Early-life exposure to second-hand smoking could lead to behavioral and health problems later in life.

American kids can breathe a sigh of relief, according to a study out today in the journal Pediatrics that finds their exposure to second-hand smoke at home has dropped significantly since the mid-1990s.


But two other reports in the journal show that early-life exposure could lead to behavioral and health problems later in life.

Exposure to second-hand smoke is known to cause lung problems, asthma, ear infections and contribute to sudden infant death syndrome (SIDS). Smoking during pregnancy has also been linked to a host of psychological problems in children, such as attention deficit/hyperactivity disorder (ADHD) and antisocial behavior. But scientists have had a hard time teasing out the direct effects of tobacco versus lifestyle factors and mental health in the home.

In one of the three studies in the journal Pediatrics, Dr. Marie-Jo Brion of the University of Bristol, U.K., and colleagues tried to disentangle those factors by analyzing two long-term studies from Britain and Brazil.

Both studies had started in the early 1990s. Among British mothers, 16 percent reported smoking during pregnancy, compared with 29 percent in Brazil.

The researchers initially found that at age four, the kids whose mothers smoked had higher levels of hyperactivity, peer problems and bad behavior, such as bullying, cheating and lying. The kids didn’t have more emotional problems, however.

After accounting for the parents’ psychological health, economic position and whether the father smoked, only the bad behavior remained highly associated with having a mother who smoked, with odds increased up to 82 percent.

Brion said her results weren’t bulletproof evidence that exposure to tobacco in the womb causes behavior problems directly, but that it was likely to do so.

Even if a prospective mother doesn’t smoke, being around others who do could still affect her unborn child, according to the second study in Pediatrics.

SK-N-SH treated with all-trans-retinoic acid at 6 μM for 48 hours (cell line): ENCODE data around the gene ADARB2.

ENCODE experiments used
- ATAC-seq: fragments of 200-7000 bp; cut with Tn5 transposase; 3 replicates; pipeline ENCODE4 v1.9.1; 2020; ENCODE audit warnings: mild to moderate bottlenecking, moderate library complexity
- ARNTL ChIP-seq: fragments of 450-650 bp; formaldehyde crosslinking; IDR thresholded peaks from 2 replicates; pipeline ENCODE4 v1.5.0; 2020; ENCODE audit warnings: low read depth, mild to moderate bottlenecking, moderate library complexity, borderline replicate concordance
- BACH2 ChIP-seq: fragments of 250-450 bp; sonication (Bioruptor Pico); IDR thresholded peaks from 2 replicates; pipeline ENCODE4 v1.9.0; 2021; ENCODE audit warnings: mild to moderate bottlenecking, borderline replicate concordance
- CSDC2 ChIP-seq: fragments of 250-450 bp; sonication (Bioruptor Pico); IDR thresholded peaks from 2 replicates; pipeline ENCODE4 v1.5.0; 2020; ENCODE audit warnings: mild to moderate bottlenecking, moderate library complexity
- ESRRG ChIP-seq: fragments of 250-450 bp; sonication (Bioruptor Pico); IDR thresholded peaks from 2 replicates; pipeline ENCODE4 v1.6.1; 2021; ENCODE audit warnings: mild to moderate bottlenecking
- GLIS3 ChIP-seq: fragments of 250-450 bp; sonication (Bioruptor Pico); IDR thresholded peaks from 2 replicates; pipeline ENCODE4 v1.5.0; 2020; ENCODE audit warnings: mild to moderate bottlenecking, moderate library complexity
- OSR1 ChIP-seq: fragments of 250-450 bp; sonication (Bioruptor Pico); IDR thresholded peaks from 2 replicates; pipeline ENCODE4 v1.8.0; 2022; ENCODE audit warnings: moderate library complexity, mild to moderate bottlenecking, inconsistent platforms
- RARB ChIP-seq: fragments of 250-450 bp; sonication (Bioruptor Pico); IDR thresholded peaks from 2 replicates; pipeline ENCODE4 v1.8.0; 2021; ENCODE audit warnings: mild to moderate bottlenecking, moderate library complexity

Researchers from the University of Hong Kong studied 6,800 school-aged children whose mothers weren’t smokers. If their dads smoked daily, however, they tended to weigh more compared to those kids who weren’t exposed to second-hand smoke in the womb or after birth. On average, they packed on an extra pound or so.

The third study in Pediatrics shows that fewer kids are being exposed to smoke in the home. Dr. Gopal K. Singh of the U.S. Department of Health and Human Services in Rockville, Maryland, and colleagues report that overall, about 5.5 million American children, or 7.6 percent, were exposed to second-hand smoke in the home in 2007. By contrast, that number was 35 percent in 1994.

“That was a fairly dramatic drop,” Singh said. “It is a positive message in the sense that exposure rates have declined.” However, he and colleagues note that the 7.6 percent figure falls short of the 2010 revised national target for reducing childhood exposure to tobacco smoke at home, which is set at 6 percent.

Almost 8 in 10 households have smoking bans now, according to Singh, which is nearly twice the number seen in the early 1990s. “That’s a big difference in attitude,” he said.

In their study, Hawaiian/Pacific Islander children had the lowest exposure rates, while Black children had the highest. Children from poorer households and with less-educated parents were at highest risk. Singh said the decline in second-hand smoke had been much slower in these groups.

Some states stuck out. For instance, less than 2 percent of kids in California and Utah lived with smokers, while more than 17 percent did so in Kentucky and West Virginia.

While the study did not test smoking during pregnancy, national data show that around 1 in 10 pregnant women light up at some point, according to Gary A. Giovino of the School of Public Health and Health Professions at the University at Buffalo, New York.

“The problems of smoking and pregnancy have come down substantially over the years,” said Giovino, who was not involved in any of the new studies. “But we still have a long way to go.”

Via Reuters